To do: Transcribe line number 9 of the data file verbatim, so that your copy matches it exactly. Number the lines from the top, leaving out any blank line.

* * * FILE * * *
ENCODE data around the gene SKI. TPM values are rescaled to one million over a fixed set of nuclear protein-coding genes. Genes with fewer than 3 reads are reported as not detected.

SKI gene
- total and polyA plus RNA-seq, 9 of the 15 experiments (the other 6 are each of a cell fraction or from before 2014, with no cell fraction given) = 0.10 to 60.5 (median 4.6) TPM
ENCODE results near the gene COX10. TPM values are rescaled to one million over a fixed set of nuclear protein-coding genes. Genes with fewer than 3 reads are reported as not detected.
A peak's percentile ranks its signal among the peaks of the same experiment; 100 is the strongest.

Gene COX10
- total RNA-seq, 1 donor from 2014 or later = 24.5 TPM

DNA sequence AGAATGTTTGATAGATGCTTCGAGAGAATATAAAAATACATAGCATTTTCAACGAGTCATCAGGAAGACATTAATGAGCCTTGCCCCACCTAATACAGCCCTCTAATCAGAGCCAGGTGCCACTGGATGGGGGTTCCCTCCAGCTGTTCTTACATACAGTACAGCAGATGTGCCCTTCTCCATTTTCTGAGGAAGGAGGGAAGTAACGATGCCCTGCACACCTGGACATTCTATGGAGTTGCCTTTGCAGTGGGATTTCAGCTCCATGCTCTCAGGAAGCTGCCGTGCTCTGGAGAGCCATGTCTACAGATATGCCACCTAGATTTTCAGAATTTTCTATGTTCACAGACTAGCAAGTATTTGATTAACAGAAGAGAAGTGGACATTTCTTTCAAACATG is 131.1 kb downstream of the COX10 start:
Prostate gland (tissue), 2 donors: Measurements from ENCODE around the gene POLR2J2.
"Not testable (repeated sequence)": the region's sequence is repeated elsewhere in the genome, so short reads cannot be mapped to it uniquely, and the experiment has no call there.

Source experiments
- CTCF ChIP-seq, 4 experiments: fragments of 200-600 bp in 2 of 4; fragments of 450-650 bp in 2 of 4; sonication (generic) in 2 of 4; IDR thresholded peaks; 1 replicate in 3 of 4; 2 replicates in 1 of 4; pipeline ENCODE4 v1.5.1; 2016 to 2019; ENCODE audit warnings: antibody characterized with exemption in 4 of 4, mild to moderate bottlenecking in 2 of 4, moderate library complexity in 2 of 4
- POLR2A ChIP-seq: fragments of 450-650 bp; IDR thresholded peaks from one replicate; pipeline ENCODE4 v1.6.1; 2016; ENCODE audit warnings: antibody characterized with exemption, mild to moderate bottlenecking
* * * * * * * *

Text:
Prostate gland (tissue), 2 donors: Measurements from ENCODE around the gene POLR2J2.